4. It was next contended for the respondents that in the present suit the plaintiff had claimed damages also which accrued to him due to the wrongful act on the part of the defendants in not allowing him to remove the materials of the shop and this relief could not have been granted to him in the execution proceedings. In my opinion the relief for damages is consequential to the relief for the removal of the materials and flows from it. The plaintiff could have been granted damages in execution proceedings if it was found that he had suffered on account of any wrongful act on the part of the decree-holder or his representative-in-interest.
5. It was further contended that the parties to the suit were not parties to the decree and as such Section 47 would not apply because that section was restricted in its application to the parties to the decree or to their representative-in-interest. It was also contended that the tenants to whom the disputed land along with the shops was given by the decree-holder after the decree, were not representatives-in-interest of the decree-holder.
I have not been able to understand as to why the sub-lessees of the property in dispute from the decree-holder are not his representatives-in-interest. They took the sub-lease subject to the liabilities of the decree-holder on the date of the execution of the sub-lease. If the decree-holder was not competent to retain the materials of the shops then the sub-lessees could not retain it and they would be bound to deliver possession of it to the plaintiff-respondent.
In my opinion defendants 5 to 10, who are the sub-lessees of the decree-holder Murari Lal, are his representatives-in-interest within the meaning of Section 47, C. P. C. So far as defendants 2 to. 4 are concerned it is very doubtful if they are the representatives-in-interest of the decree-holder. These persons do not derive any title or interest from the decree-holder. On the contrary, it is the decree-holder who obtained the theka from them. In the circumstances, I am of opinion that so far as these three persons are concerned the plaintiff could not have proceeded against them in the execution proceeding.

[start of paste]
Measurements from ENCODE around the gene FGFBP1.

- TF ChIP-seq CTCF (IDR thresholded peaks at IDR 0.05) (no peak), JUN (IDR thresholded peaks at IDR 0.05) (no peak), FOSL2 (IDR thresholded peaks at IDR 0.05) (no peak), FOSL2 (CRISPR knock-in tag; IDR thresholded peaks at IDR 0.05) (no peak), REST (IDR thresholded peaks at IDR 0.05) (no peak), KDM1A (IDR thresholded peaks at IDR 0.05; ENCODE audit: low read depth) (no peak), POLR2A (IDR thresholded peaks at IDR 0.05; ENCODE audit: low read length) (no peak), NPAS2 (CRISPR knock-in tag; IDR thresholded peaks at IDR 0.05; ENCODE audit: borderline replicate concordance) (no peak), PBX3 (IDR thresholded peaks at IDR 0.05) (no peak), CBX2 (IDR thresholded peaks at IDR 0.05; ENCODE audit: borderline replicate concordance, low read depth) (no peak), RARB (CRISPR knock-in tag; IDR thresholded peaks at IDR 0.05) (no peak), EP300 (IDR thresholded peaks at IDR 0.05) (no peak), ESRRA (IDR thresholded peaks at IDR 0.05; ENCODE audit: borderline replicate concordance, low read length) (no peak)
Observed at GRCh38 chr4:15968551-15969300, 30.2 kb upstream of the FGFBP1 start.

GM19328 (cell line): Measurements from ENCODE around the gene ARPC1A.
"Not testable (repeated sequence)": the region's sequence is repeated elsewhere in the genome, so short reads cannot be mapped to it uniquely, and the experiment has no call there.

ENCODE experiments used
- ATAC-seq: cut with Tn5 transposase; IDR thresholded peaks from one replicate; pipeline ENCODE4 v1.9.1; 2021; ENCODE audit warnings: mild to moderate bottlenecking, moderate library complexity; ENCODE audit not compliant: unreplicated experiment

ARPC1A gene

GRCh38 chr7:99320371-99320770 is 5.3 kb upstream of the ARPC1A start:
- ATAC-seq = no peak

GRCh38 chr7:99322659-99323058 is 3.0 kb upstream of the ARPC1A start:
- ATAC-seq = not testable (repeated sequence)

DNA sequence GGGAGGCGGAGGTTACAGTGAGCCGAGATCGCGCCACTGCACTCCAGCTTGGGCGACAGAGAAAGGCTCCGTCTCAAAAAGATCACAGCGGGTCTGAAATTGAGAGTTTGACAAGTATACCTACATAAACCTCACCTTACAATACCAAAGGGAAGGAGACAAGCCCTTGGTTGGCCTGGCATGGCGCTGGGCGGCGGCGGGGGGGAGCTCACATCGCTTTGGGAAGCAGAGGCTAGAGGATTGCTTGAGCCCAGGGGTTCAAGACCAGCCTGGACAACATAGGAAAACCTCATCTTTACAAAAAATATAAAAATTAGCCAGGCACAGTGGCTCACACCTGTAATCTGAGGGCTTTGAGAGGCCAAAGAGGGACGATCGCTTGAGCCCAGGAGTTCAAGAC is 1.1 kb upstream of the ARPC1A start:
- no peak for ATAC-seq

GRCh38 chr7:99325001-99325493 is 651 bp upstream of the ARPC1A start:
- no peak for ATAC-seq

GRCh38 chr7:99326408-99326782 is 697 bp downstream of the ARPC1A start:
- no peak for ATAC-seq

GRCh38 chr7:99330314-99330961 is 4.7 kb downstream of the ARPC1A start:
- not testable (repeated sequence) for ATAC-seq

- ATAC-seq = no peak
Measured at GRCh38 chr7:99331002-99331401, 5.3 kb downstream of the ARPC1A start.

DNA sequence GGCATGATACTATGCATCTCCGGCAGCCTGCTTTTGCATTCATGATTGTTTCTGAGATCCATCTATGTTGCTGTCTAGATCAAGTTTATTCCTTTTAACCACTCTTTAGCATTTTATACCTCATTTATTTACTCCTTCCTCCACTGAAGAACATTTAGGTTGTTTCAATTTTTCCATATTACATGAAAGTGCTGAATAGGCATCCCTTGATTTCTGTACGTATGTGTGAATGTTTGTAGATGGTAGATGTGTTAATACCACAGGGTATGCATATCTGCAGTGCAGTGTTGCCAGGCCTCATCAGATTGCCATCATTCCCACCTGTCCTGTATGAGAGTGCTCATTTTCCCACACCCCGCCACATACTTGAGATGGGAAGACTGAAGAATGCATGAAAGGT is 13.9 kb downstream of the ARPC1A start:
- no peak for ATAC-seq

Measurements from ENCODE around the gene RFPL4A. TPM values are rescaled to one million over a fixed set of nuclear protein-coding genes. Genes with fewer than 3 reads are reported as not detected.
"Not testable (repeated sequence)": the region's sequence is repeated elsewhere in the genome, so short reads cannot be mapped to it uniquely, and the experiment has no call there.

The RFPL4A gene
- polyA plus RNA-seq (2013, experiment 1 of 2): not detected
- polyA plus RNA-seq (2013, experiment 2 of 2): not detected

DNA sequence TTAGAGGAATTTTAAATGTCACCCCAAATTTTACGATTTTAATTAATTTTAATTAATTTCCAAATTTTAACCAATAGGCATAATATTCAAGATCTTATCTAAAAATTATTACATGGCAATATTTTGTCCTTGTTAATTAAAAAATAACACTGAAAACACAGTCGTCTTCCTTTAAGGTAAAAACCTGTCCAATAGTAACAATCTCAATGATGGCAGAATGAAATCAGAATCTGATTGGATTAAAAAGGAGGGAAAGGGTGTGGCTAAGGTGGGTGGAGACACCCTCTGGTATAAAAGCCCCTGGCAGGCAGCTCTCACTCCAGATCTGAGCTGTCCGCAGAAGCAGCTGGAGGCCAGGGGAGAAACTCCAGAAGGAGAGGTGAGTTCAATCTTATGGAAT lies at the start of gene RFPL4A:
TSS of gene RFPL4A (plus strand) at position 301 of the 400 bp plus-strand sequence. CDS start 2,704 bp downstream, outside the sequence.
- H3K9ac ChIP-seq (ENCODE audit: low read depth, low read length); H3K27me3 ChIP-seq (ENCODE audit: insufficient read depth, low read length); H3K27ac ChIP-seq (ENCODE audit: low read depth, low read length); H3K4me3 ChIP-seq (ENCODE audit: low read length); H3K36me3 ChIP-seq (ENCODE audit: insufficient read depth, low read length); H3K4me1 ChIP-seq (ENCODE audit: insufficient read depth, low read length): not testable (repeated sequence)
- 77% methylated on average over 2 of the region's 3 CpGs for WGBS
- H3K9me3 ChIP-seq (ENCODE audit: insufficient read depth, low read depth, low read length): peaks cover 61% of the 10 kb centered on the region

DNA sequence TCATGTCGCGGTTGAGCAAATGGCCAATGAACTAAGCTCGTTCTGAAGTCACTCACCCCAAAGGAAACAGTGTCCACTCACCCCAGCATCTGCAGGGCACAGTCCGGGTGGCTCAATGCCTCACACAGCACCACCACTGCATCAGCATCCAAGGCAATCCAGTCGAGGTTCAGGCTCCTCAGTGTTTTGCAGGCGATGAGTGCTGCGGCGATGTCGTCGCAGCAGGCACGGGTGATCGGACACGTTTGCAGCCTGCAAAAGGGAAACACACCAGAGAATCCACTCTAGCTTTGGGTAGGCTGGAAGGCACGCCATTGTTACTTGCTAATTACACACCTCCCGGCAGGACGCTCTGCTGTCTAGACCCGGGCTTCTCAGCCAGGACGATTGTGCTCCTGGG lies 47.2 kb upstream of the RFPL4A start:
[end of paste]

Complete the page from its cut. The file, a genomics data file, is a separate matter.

It, however, appears from an examination of the plaint that the plaintiff was prevented from removing the materials by the decree-holder and his sub-tenants who obtained possession of the property after the execution of the sub-lease, and not by defendants 2 to 4. It appears that defendants 2 to 4 have been impleaded merely to escape the effect of Section 47, Civil P. C. Anyway, if the plaintiff has really got any grievance against defendants 2 to 4 he is entitled to proceed against them in a regular suit, but so far as the other defendants are concerned, I am of opinion that Section 47 is clearly a bar against them.
6. It has been contended before me on behalf of the respondent that according to Section 47(2), Civil P. C. it is open to the court to treat the present suit as a proceeding under Section 47, Civil P. C. subject to the question of limitation or jurisdiction, and in view of this provision even if the present salt is not maintainable the trial court may be directed to treat it as an application in the execution proceeding and may decide it according to law. Learned counsel for the appellant has no objection to this proposal provided the application is within limitation & the trial court has jurisdiction. I do not think that there should be any objection to this proposal.
7. I, therefore, allow this appeal, set aside the order of the lower appellate court, dismiss the suit against defendants 1 and 5 to 10 and send back the case to the learned Munsif with the direction that subject to the question of limitation and jurisdiction the plaint may be treated as an application under Section 47, Civil P. C. against them and decided according to law. As against defendants 2 to 4 the plaintiff is at liberty to proceed in the suit.
8. Leave for special appeal is granted.